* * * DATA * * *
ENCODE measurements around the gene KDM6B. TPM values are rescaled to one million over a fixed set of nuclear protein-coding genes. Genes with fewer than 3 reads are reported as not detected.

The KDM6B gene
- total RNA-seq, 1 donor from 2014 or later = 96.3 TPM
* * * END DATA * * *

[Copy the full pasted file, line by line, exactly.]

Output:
ENCODE measurements around the gene KDM6B. TPM values are rescaled to one million over a fixed set of nuclear protein-coding genes. Genes with fewer than 3 reads are reported as not detected.

The KDM6B gene
- total RNA-seq, 1 donor from 2014 or later = 96.3 TPM